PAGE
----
Embracing Failure: A Step Towards Progress
15 May 2017

Embracing Failure: A Step Towards Progress


Let’s get real for a minute: failure sucks

We’re taught as early as elementary school that if you get one of those big red circled F’s on your test, you’re probably going to get chewed out when you get home or, if you’re like me, locked in the basement with no food for 48 hours. The education system continues cementing that mindset all the way through college. When you hit the working world, you start to realize failing can result in unemployment and being forced to think about moving back in with your parents (mine no longer have a basement...whew!). 


Failure is tough. It hurts. It can make you feel hopeless … but if that negative energy is harnessed correctly, it can actually end up propelling you forward. 

Let’s take a look at some famous failures and how the recipient used them:


Michael Jordan. Everyone knows this one, so we won’t spend much time on it. The guy gets cut from his 9th grade basketball team, so he spends the entire year practicing day and night. The next year, MJ wows his coaches in tryouts, makes the varsity team and continues on to become the greatest basketball player who ever lived, complete with six NBA championship rings, five MVP awards and a career average of 30 points per game. On failure, Jordan says: “I’ve failed over and over again in my life … and that is why I succeed.”


Walt Disney. Disney was once fired from a newspaper for “lacking creativity.” Say what? That’s like someone telling John Lennon he was a bad songwriter or Steven Spielberg he couldn’t translate from page to screen. Disney took his termination in stride and decided to launch his own animation company, which failed soon thereafter. Many people would simply hang up their dreams and look for Plan B, but Walt pressed on, eventually winning over Hollywood with his films and bringing joy to people around the world with his theme parks. 

His eventual success has also cost me countless hours of my life watching Frozen with my child, so I am a little bitter, but that’s neither here nor there...


Colonel Sanders. That’s right, the KFC founder failed repeatedly before finally succeeding. Matter of fact, he was told no over 1,000 times before finally launching his first franchised chicken restaurant at the age of 62! That’s after he spent a few years developing the concept followed by a decade trying to make it happen. The Colonel didn’t even start pushing chicken until he was over 50! Just think what the cholesterol of this country would be if he had given up?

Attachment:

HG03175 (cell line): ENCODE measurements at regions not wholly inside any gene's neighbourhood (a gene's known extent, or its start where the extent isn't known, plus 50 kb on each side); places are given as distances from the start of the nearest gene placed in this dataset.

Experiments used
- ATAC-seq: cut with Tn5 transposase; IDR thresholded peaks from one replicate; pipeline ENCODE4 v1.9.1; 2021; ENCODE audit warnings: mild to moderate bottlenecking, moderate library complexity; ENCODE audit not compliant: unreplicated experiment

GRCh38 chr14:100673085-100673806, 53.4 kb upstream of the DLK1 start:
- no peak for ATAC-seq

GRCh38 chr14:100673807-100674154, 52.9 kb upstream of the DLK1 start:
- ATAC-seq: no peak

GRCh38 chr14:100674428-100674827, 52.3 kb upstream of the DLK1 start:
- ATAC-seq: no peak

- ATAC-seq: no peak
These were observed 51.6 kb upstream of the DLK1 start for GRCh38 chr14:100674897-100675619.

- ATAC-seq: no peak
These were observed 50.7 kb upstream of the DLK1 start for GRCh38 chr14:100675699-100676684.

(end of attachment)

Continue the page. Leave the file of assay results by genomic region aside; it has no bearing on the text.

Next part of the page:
Thomas Edison. His invention is a mainstay in everyday life for each of us. He claims to have failed over 10,000 times before finally getting the light bulb to work. I went crazy running around the house when I finally landed a water bottle flip after seven attempts; I can’t imagine what the scene was like when that light finally began to glow! When asked one time if he ever thought about giving up, he famously replied, “Our greatest weakness lies in giving up. The most certain way to succeed is always to try just one more time.”


The list could go on and on, and I believe you would see a recurring theme: never give up. Even in times when the outcome is bleak or feelings of hopelessness set in, these stories prove that putting your head down and continuing to grind it out is the most reliable path to success. 


Take a minute to imagine what your life would be like if every time you entered a dark room you still had to light a candle. 

Remember the look on your child’s face the first time you took him or her to a Disney movie? 

I can’t think of a really good “what would the world be like” scenario if Colonel Sanders had not made such good fried chicken, but I know for a fact that my grandparents would have been much less happy every Monday night when they picked up their Family Fun Pack. 


The kicker is most of us aren’t going to change the world with what we’re doing on a daily basis. So it’s hard to say, “Remember Edison” anytime you’re wavering and you’ll magically snap back into attack mode. What works for me, however, is to regularly take time thinking about the value that my business contributes and how pushing through failure will ultimately make us even better. 


Failing again and again without giving up ends up not being failure at all, but the stepping stones of progress that will end up resulting in success. 


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